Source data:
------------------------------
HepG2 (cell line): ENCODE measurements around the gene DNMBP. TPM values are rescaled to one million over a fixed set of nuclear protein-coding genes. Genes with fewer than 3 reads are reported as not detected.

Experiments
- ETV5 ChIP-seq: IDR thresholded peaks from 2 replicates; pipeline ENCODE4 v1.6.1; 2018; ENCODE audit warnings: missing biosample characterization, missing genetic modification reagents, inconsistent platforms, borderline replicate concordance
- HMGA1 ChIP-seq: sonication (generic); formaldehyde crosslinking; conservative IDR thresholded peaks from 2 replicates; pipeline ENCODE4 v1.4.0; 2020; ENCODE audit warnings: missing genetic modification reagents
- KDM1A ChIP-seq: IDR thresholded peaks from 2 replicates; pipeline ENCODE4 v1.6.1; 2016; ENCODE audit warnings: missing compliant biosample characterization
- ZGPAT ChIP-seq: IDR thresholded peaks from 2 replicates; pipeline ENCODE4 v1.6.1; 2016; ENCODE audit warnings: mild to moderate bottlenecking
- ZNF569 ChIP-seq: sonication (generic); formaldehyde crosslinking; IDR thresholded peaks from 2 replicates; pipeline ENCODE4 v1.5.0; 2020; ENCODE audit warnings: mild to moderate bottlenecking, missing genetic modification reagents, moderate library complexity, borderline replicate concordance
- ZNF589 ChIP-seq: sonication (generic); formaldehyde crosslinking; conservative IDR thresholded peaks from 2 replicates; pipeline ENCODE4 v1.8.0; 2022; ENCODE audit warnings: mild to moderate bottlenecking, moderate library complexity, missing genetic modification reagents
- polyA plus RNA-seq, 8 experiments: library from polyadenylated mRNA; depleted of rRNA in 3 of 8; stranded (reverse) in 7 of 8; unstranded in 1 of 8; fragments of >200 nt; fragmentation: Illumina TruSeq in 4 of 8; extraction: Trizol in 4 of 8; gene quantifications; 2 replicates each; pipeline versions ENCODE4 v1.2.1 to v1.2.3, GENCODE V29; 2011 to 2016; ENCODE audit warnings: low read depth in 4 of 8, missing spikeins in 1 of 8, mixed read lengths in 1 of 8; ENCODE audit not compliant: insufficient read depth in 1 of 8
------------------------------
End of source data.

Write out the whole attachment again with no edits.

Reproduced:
HepG2 (cell line): ENCODE measurements around the gene DNMBP. TPM values are rescaled to one million over a fixed set of nuclear protein-coding genes. Genes with fewer than 3 reads are reported as not detected.

Experiments
- ETV5 ChIP-seq: IDR thresholded peaks from 2 replicates; pipeline ENCODE4 v1.6.1; 2018; ENCODE audit warnings: missing biosample characterization, missing genetic modification reagents, inconsistent platforms, borderline replicate concordance
- HMGA1 ChIP-seq: sonication (generic); formaldehyde crosslinking; conservative IDR thresholded peaks from 2 replicates; pipeline ENCODE4 v1.4.0; 2020; ENCODE audit warnings: missing genetic modification reagents
- KDM1A ChIP-seq: IDR thresholded peaks from 2 replicates; pipeline ENCODE4 v1.6.1; 2016; ENCODE audit warnings: missing compliant biosample characterization
- ZGPAT ChIP-seq: IDR thresholded peaks from 2 replicates; pipeline ENCODE4 v1.6.1; 2016; ENCODE audit warnings: mild to moderate bottlenecking
- ZNF569 ChIP-seq: sonication (generic); formaldehyde crosslinking; IDR thresholded peaks from 2 replicates; pipeline ENCODE4 v1.5.0; 2020; ENCODE audit warnings: mild to moderate bottlenecking, missing genetic modification reagents, moderate library complexity, borderline replicate concordance
- ZNF589 ChIP-seq: sonication (generic); formaldehyde crosslinking; conservative IDR thresholded peaks from 2 replicates; pipeline ENCODE4 v1.8.0; 2022; ENCODE audit warnings: mild to moderate bottlenecking, moderate library complexity, missing genetic modification reagents
- polyA plus RNA-seq, 8 experiments: library from polyadenylated mRNA; depleted of rRNA in 3 of 8; stranded (reverse) in 7 of 8; unstranded in 1 of 8; fragments of >200 nt; fragmentation: Illumina TruSeq in 4 of 8; extraction: Trizol in 4 of 8; gene quantifications; 2 replicates each; pipeline versions ENCODE4 v1.2.1 to v1.2.3, GENCODE V29; 2011 to 2016; ENCODE audit warnings: low read depth in 4 of 8, missing spikeins in 1 of 8, mixed read lengths in 1 of 8; ENCODE audit not compliant: insufficient read depth in 1 of 8